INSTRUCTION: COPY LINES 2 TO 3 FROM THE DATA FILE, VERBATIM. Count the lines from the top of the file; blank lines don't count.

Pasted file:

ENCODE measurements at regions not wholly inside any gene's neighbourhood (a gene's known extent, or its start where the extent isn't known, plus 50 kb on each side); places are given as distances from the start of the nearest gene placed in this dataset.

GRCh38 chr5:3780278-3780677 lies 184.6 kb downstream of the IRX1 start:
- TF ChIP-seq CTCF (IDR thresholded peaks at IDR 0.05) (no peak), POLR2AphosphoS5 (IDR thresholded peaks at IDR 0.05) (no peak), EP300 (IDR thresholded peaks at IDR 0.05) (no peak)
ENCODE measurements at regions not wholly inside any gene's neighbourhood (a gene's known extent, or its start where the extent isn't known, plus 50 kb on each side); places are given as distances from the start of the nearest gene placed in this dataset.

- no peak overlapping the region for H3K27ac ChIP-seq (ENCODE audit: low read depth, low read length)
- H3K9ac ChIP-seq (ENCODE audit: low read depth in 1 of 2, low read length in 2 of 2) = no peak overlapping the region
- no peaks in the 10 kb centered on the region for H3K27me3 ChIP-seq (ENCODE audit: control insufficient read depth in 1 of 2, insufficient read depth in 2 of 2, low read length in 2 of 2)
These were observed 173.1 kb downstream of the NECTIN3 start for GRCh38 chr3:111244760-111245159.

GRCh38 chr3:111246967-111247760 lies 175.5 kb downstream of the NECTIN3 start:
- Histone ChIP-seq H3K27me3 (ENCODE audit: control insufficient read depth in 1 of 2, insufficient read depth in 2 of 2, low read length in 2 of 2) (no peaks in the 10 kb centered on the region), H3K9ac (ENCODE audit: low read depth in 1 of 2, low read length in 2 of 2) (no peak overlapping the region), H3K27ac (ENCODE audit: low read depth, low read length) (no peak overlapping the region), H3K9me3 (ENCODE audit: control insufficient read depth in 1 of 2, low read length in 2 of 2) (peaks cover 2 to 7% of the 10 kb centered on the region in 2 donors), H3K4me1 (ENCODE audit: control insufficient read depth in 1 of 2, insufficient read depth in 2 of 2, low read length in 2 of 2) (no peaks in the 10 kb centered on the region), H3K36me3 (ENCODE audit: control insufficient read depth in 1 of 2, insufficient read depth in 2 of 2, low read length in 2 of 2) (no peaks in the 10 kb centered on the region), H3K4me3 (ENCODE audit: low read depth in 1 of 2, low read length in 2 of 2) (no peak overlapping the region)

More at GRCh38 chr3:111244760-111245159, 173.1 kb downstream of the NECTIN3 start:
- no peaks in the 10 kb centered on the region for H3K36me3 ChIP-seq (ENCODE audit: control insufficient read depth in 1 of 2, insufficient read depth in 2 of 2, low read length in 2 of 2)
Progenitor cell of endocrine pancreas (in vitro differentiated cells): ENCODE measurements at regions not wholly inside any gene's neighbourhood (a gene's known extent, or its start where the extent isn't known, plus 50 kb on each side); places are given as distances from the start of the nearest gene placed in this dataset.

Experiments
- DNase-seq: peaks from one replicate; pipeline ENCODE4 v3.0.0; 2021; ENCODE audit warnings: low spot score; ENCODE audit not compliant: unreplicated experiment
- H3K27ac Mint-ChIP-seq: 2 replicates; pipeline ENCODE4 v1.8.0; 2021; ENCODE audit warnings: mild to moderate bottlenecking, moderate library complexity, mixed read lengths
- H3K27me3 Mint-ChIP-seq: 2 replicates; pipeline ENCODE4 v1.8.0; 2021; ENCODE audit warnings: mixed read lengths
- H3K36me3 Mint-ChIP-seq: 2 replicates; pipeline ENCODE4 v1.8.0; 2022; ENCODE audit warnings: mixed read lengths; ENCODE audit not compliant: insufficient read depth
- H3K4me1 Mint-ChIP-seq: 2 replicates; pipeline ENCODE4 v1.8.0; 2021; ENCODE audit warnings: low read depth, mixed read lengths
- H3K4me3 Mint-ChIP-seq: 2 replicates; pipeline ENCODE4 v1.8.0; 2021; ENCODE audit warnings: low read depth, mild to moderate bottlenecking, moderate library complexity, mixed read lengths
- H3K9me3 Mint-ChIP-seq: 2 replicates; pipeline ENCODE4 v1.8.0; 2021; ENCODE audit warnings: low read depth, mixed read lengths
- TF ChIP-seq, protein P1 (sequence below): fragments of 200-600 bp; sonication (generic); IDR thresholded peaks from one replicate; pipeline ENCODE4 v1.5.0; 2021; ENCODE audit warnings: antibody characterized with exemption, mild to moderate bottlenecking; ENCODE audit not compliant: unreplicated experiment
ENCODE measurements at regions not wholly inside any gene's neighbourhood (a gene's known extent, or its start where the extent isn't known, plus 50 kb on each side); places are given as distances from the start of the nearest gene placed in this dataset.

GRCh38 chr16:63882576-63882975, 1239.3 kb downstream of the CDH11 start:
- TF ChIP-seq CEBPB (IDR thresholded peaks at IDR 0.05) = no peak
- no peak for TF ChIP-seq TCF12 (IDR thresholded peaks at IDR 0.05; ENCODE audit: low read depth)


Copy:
GRCh38 chr5:3780278-3780677 lies 184.6 kb downstream of the IRX1 start:
- TF ChIP-seq CTCF (IDR thresholded peaks at IDR 0.05) (no peak), POLR2AphosphoS5 (IDR thresholded peaks at IDR 0.05) (no peak), EP300 (IDR thresholded peaks at IDR 0.05) (no peak)